I love the sound of Emilia. I like its softness, how girly it is, the general feel of it. I just feel a strong connection with it. I don’t know closely any other Emilia so that’s a plus too. I like the Emily of New Moon association, as well as that it travels well between different languages and is pronounced pretty much the same in each of them. I like how people always say it fits me, it confirms my great naming skills, lol. And there’s such a wide array of nicknames. Most of which I really do like. I am called Emi, Emilka, Emisia, Emis*, Emisha, Emiszon, Mila, Milka, Emilianna by Poles. Anglophone people usually just call me Emilia but sometimes I am also Emi or Emmie for them, and one person calls me Milzie which is so funny and adorable. A Finnish family I once knew called me Milla.

I like the classicness and classiness of my middle name and the connection to my Mum, and its huge feminine potential.

As a Catholic, the only thing I truly like about my birth name is my patron saint – Bl. Margherita of Castello.

[*The name “Emis” should have an acute accent over the s.]

What does she like least about her name?

I despise the nickname Emila. It’s just one letter’s difference but somehow it’s huge, and I don’t seem to be the only one for whom it makes a difference. Emila conveys a completely different feel to me than Emilia and has much less character, feels kind of shallow and superficial. But not too many people call me Emila and somehow it’s less embarrassing for me to ask people not to call me Emila than it was with my birth name to ask people not to call me my most despised nickname, perhaps because I chose Emilia, so I get to decide what I want to go by. It can get a little annoying when anglo-folks spell my name Amelia over and over (though I can’t blame people as they’re pronounced so similarly in English), but it’s not a huge deal as Amelia is a beautiful name as well. It bugs me a little that it’s very trendy currently for babies over here, but I can well understand why.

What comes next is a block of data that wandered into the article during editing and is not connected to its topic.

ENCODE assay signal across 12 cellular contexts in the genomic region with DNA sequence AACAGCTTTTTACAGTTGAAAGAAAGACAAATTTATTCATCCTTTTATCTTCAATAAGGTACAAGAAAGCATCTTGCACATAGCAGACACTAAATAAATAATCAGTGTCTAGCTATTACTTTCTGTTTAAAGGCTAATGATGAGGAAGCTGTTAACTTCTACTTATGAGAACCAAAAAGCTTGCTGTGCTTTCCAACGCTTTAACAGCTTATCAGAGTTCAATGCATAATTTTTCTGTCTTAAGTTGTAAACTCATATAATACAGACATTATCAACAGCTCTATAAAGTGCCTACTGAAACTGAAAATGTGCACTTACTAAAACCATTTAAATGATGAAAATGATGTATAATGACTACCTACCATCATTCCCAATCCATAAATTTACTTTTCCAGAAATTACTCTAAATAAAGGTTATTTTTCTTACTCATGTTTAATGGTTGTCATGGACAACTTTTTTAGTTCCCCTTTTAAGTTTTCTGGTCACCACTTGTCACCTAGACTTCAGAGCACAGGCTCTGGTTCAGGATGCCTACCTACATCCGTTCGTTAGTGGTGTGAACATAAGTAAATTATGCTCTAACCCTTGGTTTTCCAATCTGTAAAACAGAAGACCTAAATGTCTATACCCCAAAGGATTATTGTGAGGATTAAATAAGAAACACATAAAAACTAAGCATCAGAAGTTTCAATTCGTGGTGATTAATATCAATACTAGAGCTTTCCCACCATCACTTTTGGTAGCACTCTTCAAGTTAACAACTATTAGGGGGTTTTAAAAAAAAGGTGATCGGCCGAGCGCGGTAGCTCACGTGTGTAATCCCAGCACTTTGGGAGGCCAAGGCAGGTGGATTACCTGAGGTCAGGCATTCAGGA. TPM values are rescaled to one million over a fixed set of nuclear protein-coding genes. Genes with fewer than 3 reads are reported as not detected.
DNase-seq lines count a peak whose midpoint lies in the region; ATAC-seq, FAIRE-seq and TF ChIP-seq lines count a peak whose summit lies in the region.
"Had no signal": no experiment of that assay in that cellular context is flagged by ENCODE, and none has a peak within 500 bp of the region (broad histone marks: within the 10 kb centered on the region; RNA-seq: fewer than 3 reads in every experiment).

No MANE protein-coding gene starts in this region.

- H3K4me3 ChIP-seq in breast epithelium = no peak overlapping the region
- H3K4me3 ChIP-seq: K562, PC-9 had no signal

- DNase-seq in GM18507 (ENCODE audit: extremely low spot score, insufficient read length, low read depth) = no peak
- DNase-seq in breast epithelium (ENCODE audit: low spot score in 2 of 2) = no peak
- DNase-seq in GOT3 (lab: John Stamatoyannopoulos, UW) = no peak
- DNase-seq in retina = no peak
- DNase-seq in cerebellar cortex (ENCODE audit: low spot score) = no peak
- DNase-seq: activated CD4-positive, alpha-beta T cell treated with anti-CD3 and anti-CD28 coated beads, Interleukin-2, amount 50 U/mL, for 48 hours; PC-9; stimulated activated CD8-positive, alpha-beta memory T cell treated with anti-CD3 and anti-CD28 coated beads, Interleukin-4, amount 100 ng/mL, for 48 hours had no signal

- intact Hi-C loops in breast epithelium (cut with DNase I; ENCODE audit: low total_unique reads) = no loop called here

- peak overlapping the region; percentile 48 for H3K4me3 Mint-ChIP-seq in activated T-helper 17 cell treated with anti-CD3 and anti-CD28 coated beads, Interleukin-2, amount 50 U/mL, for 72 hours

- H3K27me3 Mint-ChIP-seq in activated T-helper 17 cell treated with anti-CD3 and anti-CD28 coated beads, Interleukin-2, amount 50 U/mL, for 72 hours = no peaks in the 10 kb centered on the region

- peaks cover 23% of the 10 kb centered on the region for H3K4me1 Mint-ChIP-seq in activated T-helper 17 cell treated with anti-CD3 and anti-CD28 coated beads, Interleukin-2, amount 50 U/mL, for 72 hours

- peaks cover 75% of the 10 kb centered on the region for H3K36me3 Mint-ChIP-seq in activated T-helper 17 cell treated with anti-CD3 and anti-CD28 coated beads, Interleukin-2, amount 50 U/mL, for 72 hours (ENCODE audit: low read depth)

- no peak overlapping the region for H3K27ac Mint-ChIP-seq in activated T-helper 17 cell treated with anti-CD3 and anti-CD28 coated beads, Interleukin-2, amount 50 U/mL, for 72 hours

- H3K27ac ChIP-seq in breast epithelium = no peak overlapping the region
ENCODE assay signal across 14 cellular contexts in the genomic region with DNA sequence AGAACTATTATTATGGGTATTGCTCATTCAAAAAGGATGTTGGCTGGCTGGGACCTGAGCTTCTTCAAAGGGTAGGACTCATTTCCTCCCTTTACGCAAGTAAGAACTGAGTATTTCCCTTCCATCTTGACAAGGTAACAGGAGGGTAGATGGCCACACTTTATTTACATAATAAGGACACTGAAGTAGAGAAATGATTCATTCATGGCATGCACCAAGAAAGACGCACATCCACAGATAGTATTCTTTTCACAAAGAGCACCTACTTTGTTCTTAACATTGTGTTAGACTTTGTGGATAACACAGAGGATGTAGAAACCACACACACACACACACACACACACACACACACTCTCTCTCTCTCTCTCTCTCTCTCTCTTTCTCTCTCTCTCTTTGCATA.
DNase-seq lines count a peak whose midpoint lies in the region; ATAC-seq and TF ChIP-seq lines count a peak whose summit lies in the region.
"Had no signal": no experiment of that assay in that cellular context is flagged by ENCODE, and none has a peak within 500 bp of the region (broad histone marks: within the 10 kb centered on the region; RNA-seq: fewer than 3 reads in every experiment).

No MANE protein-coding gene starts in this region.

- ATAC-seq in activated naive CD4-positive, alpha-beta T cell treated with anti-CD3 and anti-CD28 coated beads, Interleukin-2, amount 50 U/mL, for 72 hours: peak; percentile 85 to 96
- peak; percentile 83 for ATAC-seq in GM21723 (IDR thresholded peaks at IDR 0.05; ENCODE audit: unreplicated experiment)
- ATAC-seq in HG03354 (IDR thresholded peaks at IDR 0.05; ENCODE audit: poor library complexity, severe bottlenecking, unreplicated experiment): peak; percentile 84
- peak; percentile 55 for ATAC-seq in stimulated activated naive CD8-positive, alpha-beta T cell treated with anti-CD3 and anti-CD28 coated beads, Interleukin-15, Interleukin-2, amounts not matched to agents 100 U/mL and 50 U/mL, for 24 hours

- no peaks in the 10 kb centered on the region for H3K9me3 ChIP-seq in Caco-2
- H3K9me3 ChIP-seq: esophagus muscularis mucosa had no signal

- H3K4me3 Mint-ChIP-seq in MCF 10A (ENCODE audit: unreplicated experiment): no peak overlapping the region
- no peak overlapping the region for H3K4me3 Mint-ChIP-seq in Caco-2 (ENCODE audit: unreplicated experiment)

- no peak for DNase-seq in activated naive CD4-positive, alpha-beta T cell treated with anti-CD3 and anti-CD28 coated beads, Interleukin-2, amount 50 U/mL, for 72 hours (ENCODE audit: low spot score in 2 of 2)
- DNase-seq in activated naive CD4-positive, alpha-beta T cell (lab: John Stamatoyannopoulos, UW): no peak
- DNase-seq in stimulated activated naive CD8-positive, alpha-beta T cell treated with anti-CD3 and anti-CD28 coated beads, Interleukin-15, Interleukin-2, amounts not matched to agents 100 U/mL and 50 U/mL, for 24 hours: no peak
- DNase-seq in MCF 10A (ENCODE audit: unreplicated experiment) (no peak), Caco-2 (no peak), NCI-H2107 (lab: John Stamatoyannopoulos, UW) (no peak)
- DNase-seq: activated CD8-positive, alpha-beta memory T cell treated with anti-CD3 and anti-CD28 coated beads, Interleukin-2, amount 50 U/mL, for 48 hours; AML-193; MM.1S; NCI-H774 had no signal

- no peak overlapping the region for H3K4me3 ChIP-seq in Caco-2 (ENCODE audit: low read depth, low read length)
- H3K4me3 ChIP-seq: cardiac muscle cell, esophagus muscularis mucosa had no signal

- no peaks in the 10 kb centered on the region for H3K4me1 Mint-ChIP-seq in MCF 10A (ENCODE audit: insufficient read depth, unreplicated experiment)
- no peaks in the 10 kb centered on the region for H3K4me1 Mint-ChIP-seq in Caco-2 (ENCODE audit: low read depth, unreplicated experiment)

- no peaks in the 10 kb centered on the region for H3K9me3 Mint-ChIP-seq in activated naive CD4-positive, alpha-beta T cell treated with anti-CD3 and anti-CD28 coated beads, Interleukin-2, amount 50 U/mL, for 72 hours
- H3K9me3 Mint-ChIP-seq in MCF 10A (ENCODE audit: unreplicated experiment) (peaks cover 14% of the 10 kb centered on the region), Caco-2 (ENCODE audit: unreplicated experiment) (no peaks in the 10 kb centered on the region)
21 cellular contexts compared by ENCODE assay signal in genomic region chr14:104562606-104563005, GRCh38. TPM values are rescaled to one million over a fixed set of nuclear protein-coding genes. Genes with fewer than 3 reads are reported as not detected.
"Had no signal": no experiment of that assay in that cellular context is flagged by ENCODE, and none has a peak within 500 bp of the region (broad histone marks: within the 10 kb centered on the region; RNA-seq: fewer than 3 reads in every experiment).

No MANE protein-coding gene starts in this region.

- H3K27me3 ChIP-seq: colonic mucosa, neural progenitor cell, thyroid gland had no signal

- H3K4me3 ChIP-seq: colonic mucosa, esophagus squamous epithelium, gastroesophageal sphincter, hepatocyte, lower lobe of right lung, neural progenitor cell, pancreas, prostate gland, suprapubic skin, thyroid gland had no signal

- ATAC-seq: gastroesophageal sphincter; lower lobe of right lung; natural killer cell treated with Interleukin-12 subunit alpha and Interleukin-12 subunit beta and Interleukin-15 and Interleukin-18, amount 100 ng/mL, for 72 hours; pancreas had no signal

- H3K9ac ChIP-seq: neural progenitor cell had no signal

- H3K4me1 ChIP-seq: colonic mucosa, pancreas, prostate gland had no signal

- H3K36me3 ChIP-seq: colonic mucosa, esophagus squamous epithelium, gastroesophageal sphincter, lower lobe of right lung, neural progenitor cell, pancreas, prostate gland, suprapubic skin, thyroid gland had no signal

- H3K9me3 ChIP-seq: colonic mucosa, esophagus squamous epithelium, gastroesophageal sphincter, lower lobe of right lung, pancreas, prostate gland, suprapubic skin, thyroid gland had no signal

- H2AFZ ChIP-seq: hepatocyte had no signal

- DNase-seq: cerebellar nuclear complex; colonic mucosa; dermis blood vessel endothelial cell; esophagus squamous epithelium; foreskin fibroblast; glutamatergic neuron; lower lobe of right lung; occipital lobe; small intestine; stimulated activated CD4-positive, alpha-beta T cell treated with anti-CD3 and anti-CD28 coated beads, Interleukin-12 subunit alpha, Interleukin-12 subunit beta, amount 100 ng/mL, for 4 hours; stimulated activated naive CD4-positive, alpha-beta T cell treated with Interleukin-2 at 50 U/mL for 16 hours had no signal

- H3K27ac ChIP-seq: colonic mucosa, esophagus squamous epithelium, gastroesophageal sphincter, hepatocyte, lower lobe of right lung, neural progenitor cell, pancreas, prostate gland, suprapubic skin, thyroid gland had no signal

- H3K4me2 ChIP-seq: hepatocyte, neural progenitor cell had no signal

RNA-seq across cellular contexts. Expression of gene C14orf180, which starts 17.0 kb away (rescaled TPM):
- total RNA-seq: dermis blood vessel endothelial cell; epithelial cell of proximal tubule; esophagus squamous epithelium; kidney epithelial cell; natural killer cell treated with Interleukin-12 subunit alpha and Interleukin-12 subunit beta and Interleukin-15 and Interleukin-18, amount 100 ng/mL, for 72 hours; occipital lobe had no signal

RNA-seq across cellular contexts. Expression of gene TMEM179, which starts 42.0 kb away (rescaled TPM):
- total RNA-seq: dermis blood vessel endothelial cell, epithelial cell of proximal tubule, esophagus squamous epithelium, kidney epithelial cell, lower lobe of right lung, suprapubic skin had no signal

About Anna I dislike how popular it is both as a first and middle name, but since it’s only my middle name it’s not a big problem. I also have kind of mixed feelings about that both my sister and me have the same middle, don’t think it was particularly creative of our parents, and my sister isn’t impressed by it either, but on the other hand it’s a nice family connection, especially that, just as I said, Anna is so beautiful and after all neither of us can seriously imagine being named any other middle name.

As for my birth name, what I most disliked about it is that it just never felt like me. It’s not a bad name itself, it’s just not me. Can’t explain it better. Also, being blind, I had trouble during family gatherings when I felt confused whether people were talking to me or my namesake aunt. I cringed at all the nicknames. Another source of confusion was that my and my sister’s casual nicknames rhymed, so when someone called us from a distance, no one knew for sure, which one of us was being called. And, while it’s a pretty classic name, it generally has a bit of a dated feel, so the vast majority of namesakes I encountered were ladies born in the 60’s.

Finally, would Emilia recommend that her name be given to babies today?

Yep. As much as I don’t like the huge popularity of Emilia among baby girls, as I said I can understand it well. I think it has a lot of traits that a lot of parents are after in a baby name these days, at least here, but I guess in the English-speaking world too. It’s elegant, feminine, sophisticated, but sweet and with a lot of nicknames, and is international. And in the English-speaking world – a nice and still not that overwhelmingly popular alternative to trendy Amelia and Emma, and SO very common Emily.

Thank you so much, Emilia, for being so thorough!

[Would you like to tell me about your name?]

P.S. A week ago, the SSA released the latest U.S. baby name data, and we learned that Emilia was in fact one of the fastest-rising girl names of 2019!